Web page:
We stormed through the valleys of the Rocky Mountains, flew through the deserts, as if their terrors were only the pictures of an exciting fantasy, and finally came down through the beautiful Weber valley to Ogden. Here hundreds of friends, acquaintances and brethren were already awaiting led by Elders Franklin D. Richards, Octave Ursenbach and Penrose. The first brought us the instruction from President Brigham Young that we should stay seated, because the train would take us directly to Salt Lake City. After a half-hour wait we then went to Salt Lake City on our own Mormon railroad. In Farmington, the First Presidency of the Church awaited us, namely Brother Brigham Young, George A. Smith and Daniel A. Wells followed by some other elders. While the train traveled further, I had the honor to introduce the presidency to the travelers in the various cars, as they greeted each with a friendly hand of welcome to Zion. What a crowd of humanity, as we arrived at the station! It was nearly 5 o’clock in the evening. My son, Reinhard, jumped onto the car to hug me; he has become as tall as I; my daughter Ottilie stood below and stretched out her arms to me; my wife with the little one, that I didn’t recognize any more, grandmother and your family [the Schoenfelds], they all were there rejoicing and tears of joy were shed by all. The majority of the saints swept away by old friends and acquaintances, faster than warm bread from the bakery, and the few who had no one, were brought to quarters prepared for them in the tithing office.
On August 7, Maeser reported on his mission in the new Salt Lake Tabernacle. He was deeply impressed by its grandeur. He then threw himself with renewed energy to his commitment to educate the youth of Zion, with deep gratitude for the lasting memories of his labor.
 Karl G. Maeser to John L. Smith, published in Darsteller, June 1857, 11–13; English translation by A. LeGrand Richards.
 Franklin D. Richards, journal, July 29, 1866, 1, MS 1215 2, CHL.
 When Franklin’s uncle Willard died in 1857, he took the responsibility of Willard’s seven wives and children.
 The oldest living child at the time was Franklin S. Richards, who had just turned seventeen.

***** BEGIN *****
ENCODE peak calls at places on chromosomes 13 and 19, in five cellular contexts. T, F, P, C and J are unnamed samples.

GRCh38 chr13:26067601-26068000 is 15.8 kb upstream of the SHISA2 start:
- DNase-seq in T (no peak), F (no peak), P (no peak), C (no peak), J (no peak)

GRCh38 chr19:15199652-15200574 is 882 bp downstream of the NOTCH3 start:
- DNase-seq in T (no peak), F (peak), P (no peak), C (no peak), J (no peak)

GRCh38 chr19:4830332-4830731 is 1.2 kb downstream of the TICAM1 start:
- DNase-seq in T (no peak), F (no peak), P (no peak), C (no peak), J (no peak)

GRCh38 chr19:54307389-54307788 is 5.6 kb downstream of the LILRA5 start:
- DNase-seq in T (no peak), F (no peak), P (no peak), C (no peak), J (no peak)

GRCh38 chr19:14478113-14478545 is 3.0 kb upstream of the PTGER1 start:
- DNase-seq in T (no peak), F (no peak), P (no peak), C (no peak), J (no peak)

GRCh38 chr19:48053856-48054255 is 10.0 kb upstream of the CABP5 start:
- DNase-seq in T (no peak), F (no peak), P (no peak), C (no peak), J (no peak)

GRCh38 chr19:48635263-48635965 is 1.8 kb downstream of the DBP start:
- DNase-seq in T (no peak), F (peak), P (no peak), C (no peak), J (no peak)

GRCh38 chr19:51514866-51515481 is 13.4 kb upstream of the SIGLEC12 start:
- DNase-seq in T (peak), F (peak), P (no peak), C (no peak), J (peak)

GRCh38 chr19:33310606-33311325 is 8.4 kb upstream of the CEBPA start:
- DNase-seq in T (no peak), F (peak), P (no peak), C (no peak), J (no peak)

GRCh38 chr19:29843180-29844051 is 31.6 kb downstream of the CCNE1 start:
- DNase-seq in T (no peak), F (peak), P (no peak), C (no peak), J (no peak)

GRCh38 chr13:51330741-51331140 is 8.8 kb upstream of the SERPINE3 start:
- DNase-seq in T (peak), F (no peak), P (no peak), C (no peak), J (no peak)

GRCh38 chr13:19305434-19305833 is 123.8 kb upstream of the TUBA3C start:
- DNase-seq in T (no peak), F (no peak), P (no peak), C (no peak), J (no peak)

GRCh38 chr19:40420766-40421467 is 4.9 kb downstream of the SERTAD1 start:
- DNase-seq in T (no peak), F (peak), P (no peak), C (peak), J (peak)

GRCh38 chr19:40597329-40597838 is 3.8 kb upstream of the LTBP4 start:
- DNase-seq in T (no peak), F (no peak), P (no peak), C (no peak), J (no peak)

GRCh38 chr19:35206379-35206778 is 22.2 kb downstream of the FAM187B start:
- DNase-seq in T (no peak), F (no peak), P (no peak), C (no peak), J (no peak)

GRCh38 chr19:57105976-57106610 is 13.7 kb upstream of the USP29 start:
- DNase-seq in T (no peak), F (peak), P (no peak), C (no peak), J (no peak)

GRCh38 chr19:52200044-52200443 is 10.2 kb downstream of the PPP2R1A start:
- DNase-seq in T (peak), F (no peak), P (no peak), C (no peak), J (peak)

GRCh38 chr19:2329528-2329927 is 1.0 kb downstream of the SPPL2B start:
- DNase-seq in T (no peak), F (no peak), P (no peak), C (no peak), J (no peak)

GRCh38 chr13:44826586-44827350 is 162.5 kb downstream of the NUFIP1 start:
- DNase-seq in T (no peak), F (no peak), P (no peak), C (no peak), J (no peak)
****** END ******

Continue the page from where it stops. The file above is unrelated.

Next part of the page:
Richards, journal, July 29, 1866, 1.
 Richards, journal, July 29, 1866, 1.
 Church Historian’s Office journal, April 21, 1867, CR100, 29:184, CHL.
 Church Historian’s Office, “History of the Church, 1839-circa 1882,” April 21, 1867, 468, CR 100 102, vol. 37, CHL.
 “History of the Church, 1839-circa 1882,” April 21, 1867, 469.
“History of the Church, 1839-circa 1882,” April 21, 1867, 469.
 Reinhard Maeser, Karl G. Maeser: A Biography by His Son (Provo, UT: Brigham Young University, 1928), 51.
 Karl G. Maeser to Franklin D. Richards, Millennial Star, August 10, 1867, 509.
 Karl G. Maeser “From the Rocky Mountains to the Alps: The Departure,” Deseret News, September 18, 1867, 1.
 Maeser, “From the Rocky Mountains to the Alps: With the Train,” Deseret News, November 20, 1867, 6.
 Karl G. Maeser to Franklin D. Richards, Millennial Star, August 10, 1867, 509.
 Maeser, “With the Train,” 6.
 Maeser, “With the Train,” 6.
 Maeser, “With the Train,” 6.
 Maeser to Richards, 509.
 Maeser to Richards, 510.
 Maeser to Richards, 510.
 Karl G. Maeser, “From the Rocky Mountains to the Alps: Through the States,” Deseret News, December 4, 1867, 7.
 Maeser, “Through the States,” 7.
 While writing the history of BYU, Ernest L. Wilkinson came across a story of Maeser “calling on a certain man in Philadelphia to plead for money for his trip to Germany.” In a letter to Leonard J. Arrington on October 9, 1974, Wilkinson wrote, “Fortunately, I found my notes and I find that a grandson of this same Greenwell, whom Maeser called on, is now living in Ogden, and he verified the story.” Leonard J. Arrington Papers, LJAHA 1, series 9, box 101, folder 8, Special Collections and Archives, Merrill-Cazier Library, Utah State University.